Meet the Fockers

  • Review Date: April 15, 2005
  • Rated: PG-13
  • Genre: Comedy
  • Release Year: 2004
  • Running Time: 90 minutes

Common Sense Media says

Lots of sexual humor in forced family farce.
  • Review Date: April 15, 2005
  • Rated: PG-13
  • Genre: Comedy
  • Release Year: 2004
  • Running Time: 90 minutes

Age(i)

2
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5
6
7
8
9
10
11
12
13
14
15
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17

Quality(i)

 

What parents need to know

Positive messages

Despite vast cultural differences between people, understanding and respect for differences can lead to satisfying, close friendships. Though taken to extremes in this film, love, warmth, and openness lead to stable, long-lasting relationships.

Positive role models

On the plus side: good parenting is a primary goal of each of the film’s main characters. Some gender roles are turned upside down: a leading male character is a nurse; a bright, vibrant lawyer finds his true calling as a parent and househusband who is supported by his psychologist wife. On the negative side, there’s lots of stereotyping that is meant to be over-the-top and funny: Jewish people, a Latina housekeeper (beloved, but played as a broad caricature), uptight "WASP" behavior, law enforcement seen as either harsh and rigid or inept and buffoon-like.

Violence

There are a number of minor pratfalls and accidents, all intended to be funny. Some examples: a dog is flushed down the toilet (and saved within moments); a backyard football game leads to a back injury (the character recovers quickly); a member of the Focker clan is injected with sodium pentathol; a character is attacked with a stun gun and has a brief “funny” seizure. In the background of one scene, a clip of a violent moment in the film Scarface appears on a television screen.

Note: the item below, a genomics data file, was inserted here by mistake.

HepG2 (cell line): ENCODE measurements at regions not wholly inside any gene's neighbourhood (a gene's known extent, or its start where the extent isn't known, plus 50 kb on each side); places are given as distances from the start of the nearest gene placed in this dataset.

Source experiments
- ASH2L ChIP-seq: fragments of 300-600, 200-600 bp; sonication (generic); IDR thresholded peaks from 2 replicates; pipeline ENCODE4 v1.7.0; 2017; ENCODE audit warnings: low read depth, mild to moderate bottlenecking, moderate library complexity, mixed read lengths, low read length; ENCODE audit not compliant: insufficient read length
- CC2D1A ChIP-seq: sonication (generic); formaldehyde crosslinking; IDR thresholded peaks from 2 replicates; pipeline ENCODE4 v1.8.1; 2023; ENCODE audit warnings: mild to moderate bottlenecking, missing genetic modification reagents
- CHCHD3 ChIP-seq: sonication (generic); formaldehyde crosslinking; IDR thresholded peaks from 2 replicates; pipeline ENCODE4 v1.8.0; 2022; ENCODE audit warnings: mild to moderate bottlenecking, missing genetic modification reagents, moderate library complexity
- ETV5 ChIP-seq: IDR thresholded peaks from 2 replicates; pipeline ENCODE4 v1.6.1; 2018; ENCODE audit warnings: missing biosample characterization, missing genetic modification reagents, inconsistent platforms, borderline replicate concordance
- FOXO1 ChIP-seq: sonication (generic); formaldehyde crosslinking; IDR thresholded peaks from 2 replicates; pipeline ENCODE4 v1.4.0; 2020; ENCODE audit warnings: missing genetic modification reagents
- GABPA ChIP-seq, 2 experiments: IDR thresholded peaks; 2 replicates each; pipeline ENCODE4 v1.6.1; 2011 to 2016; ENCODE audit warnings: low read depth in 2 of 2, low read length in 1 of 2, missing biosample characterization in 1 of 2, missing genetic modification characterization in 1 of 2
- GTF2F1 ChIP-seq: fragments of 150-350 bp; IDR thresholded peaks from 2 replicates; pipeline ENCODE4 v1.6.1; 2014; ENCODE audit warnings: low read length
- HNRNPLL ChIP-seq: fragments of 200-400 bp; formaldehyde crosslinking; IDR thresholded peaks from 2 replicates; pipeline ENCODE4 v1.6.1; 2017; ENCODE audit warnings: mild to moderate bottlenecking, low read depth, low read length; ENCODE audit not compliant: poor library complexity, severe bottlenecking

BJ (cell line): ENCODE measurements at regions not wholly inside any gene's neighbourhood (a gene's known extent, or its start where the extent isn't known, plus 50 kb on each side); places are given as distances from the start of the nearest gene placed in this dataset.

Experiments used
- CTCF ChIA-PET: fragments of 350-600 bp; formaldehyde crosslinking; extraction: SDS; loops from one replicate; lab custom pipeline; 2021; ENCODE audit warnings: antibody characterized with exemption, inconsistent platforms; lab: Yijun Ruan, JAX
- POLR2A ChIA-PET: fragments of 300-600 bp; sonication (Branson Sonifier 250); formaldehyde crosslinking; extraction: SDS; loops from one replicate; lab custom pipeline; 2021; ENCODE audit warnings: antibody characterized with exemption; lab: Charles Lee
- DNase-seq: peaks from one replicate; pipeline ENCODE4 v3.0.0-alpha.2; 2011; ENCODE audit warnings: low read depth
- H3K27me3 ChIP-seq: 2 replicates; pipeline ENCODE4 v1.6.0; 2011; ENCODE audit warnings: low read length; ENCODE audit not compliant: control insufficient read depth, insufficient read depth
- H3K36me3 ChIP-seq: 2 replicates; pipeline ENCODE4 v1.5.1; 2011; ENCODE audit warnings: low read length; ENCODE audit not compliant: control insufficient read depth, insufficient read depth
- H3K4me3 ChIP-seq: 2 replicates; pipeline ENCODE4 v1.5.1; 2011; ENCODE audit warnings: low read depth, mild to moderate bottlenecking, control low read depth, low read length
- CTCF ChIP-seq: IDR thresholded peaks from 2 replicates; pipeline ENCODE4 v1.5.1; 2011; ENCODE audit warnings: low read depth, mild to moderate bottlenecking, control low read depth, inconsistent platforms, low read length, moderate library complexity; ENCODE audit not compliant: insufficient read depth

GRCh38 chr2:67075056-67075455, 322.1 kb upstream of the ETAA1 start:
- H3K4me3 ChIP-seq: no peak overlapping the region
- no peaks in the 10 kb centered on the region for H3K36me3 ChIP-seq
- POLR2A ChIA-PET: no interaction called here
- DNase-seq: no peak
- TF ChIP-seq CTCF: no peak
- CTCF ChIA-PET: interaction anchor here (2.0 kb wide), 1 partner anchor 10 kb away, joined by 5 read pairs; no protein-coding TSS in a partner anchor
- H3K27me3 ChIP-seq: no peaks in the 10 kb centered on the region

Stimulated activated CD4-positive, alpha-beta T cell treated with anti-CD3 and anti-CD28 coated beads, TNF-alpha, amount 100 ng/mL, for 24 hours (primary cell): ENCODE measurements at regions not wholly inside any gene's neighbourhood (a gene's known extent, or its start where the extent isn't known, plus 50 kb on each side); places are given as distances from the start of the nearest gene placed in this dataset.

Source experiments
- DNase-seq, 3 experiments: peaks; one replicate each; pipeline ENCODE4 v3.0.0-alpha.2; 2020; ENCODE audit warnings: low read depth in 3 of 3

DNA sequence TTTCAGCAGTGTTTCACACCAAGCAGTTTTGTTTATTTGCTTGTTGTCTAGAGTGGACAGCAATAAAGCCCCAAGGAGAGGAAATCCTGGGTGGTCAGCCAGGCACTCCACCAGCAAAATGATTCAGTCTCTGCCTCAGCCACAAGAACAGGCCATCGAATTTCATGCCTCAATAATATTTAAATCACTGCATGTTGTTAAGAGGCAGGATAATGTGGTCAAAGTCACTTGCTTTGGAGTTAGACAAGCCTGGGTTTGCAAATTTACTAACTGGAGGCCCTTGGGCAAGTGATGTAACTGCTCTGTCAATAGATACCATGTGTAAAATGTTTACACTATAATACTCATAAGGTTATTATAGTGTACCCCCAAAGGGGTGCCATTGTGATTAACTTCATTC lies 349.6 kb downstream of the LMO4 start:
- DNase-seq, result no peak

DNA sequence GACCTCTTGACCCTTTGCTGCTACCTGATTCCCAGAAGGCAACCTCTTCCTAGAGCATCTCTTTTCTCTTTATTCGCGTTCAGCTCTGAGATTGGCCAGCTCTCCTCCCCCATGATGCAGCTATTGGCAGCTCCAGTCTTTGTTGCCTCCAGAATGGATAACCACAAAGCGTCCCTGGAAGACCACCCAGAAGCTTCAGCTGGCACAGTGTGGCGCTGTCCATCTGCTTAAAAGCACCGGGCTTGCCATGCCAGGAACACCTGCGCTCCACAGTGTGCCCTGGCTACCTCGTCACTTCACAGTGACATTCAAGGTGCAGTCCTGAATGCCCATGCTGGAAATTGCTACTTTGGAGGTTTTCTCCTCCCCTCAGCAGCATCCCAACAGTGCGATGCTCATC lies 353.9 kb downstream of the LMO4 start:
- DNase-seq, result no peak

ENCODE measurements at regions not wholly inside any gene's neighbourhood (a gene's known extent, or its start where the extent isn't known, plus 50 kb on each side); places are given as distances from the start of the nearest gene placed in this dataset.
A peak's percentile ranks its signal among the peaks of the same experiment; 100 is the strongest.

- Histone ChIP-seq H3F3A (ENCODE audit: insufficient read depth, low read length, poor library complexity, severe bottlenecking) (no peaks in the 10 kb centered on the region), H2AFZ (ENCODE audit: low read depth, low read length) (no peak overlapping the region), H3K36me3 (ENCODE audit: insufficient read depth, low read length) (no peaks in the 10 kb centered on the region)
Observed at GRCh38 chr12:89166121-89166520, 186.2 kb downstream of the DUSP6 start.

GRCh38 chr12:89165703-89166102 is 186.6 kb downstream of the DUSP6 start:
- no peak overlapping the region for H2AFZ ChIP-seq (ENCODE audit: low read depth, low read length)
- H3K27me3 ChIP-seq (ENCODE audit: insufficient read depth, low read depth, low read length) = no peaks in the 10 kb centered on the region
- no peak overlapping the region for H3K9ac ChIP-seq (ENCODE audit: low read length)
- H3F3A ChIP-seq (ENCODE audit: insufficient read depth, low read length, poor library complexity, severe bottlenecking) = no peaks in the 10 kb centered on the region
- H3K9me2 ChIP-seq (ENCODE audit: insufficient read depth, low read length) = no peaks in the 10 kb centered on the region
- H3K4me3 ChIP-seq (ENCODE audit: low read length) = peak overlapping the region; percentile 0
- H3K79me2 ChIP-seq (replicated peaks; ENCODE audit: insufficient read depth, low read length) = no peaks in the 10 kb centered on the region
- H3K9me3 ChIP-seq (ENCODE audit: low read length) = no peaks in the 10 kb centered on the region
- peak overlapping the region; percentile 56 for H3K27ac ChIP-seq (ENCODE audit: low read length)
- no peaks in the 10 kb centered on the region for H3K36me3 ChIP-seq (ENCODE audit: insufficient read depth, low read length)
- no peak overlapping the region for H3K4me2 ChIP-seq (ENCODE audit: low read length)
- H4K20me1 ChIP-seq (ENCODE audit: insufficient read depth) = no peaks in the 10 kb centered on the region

Sex

There is no overt sexual activity, but much of the film’s humor is based on sex. Beginning with frequent wordplay on the "Focker" name, this film is filled with sexual innuendo, sexual references, humor at the expense of the characters’ sexuality, as well as discussion of sexual acts, and bodily functions. The senior Dr. Focker is a sex therapist and is introduced conducting a "sensuality class" for elderly couples. In the film’s first scene, a male nurse starts to deliver a baby. A plastic breast is worn on numerous occasions by male characters to encourage a toddler to drink his mother’s milk. An oversexed dog simulates sex with a cat, a doll, and anything else he can find.

Language

Non-stop risqué language, always for laughs. There are breast-feeding jokes, "boob" jokes, poop jokes, fart jokes, and jokes and conversations about vasectomies, virginity, masturbation, circumcisions, and more. Language includes multiple uses of "s--t" in various forms, plus "ass," "crap," "hell," etc. A baby repeatedly says "asshole" (his first word). Some typical lines are: "Is your vagina happy?" "I gave her a matinee today," and "Does she climax regularly?"

Consumerism

A few minor product placements: visuals of Sesame Street’s Elmo, a mention of Underwood Ham, and a Starbuck’s coffee sign in the background of one scene.

Drinking, drugs, & smoking

Champagne, wine, and other alcoholic beverages are consumed during dinner and at some social events. A former CIA agent administers sodium pentathol (truth serum) to an unsuspecting victim.

Parents Need to Know

Parents need to know that in the pursuit of laughs, Meet the Fockers stretches the PG-13 rating in terms of subject matter and language. There are frequent, vivid discussions about and references to: sexual repression, sensuality, breast-feeding, circumcision, vasectomies, masturbation, and the sex act itself. However, other than some gentle kissing and embracing, the only actual sexual behavior on camera is a dog that simulates sex with anything that moves and even some things that don’t. Language is coarse throughout, with mild swearing ("s--t," , "asshole," "crap," "bastard"), toilet humor (literally and figuratively), and constant talk of body parts and bodily functions (breasts, farts, poop, breast-feeding, virginity, climax, and more). The family name -- Focker -- is the source of an unending volley of puns and innuendo. In addition, the comedy tries hard to be both politically incorrect and to exaggerate all manner of stereotypes (ethnic, occupational, gender-based); it succeeds in these efforts.